Moving on from a long-time love and starting something new is neither simple, nor painless. But L. Cherelle builds a character that reveals her baggage, accepts the way things are, and gets to know herself at the same time. I also admired Keleya’s dedication to her family and friends, who pluck her last nerves. Keleya is a great character, and L. Cherelle does a great job with the entire Unexpected cast.

The ending, though obvious, was deeply satisfying. The honesty rang true.

Like I said, I wish more black lesbians would do the same.

Reviewed January 2012


Making Our Difference by Ericka K. F. Simpson

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makingourdifferencePublisher/Date:  EKS Books, Dec. 2009
Genre(s):  Romance, Family, Marriage
Pages:  184
Website:  http://www.ekfsimpson.com

Rating: ★★★★½ 

Monogamy isn’t easy. MAKING OUR DIFFERENCE, by Ericka K. F. Simpson, does it brilliantly.

In her third novel and the sequel to In Fear of Losing You, four lesbian couples deal with the ups and downs of monogamy and marriage, illness and faith, and parenthood. The women, united in genuine friendship, are bonded as family also because of the way the world perceives their sexuality.

If you remember Sweets from In Fear, she was the optimistic romantic. Now in new relationship with Janet, a single mother, she has the love she longed for. But as they get closer, Janet struggles with her sexuality while Sweets is left waiting for the woman of her dreams. Will Janet ultimately see that Sweets is the one?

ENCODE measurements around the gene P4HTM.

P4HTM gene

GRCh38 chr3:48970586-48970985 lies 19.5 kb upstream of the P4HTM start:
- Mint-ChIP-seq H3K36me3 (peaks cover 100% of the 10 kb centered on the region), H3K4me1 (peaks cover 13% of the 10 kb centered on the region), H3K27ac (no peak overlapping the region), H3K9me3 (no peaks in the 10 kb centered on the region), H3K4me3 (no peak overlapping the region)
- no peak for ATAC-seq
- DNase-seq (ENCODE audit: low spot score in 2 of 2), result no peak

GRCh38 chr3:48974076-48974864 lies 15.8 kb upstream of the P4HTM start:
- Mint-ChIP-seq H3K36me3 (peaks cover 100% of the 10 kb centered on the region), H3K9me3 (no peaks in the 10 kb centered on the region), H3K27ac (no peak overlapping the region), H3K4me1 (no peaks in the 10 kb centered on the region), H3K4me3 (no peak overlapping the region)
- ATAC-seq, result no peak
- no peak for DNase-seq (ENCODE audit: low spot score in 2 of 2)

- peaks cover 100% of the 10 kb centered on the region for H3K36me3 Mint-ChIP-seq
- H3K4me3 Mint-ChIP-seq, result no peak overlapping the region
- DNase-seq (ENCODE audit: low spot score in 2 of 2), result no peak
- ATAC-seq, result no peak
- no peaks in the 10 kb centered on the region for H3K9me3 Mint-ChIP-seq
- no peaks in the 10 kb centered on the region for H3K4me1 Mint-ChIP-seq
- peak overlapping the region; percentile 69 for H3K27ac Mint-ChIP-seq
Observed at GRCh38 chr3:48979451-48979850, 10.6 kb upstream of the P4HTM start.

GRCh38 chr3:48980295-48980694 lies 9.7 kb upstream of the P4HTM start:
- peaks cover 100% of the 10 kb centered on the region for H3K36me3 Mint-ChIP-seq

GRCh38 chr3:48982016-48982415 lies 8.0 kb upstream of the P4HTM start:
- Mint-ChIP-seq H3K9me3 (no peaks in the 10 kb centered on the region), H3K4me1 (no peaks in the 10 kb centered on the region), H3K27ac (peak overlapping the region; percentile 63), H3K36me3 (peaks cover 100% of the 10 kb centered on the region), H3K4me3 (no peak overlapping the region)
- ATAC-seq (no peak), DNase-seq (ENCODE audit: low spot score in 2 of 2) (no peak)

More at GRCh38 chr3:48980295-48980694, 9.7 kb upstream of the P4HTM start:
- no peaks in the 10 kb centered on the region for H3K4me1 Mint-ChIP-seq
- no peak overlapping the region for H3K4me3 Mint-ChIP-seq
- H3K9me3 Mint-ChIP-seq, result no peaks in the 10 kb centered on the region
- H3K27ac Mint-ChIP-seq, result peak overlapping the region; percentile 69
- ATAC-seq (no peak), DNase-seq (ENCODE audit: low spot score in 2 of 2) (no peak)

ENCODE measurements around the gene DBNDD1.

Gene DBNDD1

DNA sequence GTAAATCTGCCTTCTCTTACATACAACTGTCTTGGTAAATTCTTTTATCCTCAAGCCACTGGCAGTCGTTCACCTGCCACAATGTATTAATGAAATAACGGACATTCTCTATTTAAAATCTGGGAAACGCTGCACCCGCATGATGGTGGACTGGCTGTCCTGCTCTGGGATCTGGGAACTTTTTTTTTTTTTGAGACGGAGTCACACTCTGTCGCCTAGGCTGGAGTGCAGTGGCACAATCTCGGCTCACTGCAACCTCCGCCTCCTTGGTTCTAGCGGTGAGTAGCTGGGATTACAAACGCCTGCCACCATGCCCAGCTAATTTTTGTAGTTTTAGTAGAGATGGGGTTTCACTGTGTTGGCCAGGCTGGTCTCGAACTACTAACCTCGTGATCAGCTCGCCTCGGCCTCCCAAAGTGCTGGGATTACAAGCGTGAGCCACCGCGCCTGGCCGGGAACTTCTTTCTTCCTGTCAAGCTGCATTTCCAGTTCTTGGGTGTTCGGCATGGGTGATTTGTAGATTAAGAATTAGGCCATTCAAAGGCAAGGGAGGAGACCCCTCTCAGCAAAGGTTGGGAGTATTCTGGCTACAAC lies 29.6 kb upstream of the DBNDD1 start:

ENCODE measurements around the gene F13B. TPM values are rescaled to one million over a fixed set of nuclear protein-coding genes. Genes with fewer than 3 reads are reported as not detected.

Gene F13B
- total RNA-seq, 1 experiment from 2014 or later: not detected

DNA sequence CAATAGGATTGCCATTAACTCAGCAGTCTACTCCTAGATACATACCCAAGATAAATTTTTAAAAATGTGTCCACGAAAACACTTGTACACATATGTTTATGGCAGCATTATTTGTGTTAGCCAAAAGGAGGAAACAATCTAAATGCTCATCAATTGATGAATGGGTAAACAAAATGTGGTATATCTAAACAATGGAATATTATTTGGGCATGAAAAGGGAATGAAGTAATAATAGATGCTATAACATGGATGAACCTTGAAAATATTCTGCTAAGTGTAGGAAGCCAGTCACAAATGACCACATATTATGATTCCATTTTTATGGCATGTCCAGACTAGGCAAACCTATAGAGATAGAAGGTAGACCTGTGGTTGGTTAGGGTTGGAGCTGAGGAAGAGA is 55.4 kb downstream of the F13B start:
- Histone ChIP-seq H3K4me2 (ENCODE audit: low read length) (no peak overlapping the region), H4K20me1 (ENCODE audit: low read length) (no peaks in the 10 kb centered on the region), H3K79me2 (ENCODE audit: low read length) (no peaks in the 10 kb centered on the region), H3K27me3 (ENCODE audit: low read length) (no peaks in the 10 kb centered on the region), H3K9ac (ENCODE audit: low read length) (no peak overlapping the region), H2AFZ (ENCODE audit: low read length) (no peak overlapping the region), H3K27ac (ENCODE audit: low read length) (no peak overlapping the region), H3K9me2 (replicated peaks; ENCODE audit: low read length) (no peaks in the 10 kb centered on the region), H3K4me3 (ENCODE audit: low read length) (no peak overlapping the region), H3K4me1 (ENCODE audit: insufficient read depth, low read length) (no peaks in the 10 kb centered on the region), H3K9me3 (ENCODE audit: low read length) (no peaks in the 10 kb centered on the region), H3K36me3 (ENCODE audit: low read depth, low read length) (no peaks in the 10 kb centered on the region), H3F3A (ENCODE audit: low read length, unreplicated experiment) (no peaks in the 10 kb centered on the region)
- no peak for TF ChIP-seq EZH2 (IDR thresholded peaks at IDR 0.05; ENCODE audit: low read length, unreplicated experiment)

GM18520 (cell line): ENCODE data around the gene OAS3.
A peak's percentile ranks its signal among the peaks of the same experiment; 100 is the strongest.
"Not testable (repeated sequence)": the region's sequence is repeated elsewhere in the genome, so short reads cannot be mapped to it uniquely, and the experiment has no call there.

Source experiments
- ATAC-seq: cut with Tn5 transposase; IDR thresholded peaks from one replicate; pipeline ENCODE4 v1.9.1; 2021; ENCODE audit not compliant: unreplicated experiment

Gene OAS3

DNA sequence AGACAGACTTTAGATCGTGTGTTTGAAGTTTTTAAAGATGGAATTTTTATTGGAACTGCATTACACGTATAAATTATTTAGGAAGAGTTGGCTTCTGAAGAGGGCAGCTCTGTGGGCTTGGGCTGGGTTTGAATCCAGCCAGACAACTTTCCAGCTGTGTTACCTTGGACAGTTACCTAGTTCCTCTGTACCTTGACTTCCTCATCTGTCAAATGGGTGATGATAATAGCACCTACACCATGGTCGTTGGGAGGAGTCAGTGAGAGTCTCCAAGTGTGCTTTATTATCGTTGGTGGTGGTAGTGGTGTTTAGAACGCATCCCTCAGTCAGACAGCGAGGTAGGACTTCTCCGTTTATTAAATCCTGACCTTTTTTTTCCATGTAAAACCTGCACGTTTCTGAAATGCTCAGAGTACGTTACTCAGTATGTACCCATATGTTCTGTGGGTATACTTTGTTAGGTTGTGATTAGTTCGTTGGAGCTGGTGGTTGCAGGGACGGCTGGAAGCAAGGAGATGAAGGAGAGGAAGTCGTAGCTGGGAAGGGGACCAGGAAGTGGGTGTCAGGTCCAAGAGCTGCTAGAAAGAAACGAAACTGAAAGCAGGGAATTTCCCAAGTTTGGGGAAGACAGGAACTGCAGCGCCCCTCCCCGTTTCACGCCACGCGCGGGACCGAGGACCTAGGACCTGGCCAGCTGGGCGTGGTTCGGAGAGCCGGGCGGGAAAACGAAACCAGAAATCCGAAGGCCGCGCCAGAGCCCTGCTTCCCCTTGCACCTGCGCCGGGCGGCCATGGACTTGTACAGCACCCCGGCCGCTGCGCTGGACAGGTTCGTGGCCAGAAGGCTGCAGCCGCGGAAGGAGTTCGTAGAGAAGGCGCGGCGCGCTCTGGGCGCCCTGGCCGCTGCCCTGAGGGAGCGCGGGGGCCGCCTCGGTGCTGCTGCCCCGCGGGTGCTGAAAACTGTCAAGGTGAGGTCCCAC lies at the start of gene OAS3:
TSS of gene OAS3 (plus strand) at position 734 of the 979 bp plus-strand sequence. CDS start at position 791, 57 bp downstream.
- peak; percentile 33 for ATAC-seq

Kat, a reformed player, has settled down with Cheyenne and made a success of her company, The Whole of Delaware. As she builds the 24-hour sports and activities center into a franchise, can she and Cheyenne truly have it all?

Happiness has shed its graces on Lex and wife Ayanna, their life almost perfect with one child and a new baby on the way, until Lex is diagnosed with cancer. Is their love strong enough to carry them through this rough time, especially with Lex’s family in opposition to their marriage?

Lastly, Genius and Ciara had a playful connection before, and are trying to make it exclusive. Will Genius trust her heart to Ciara, who’s been with several before (including Kat)?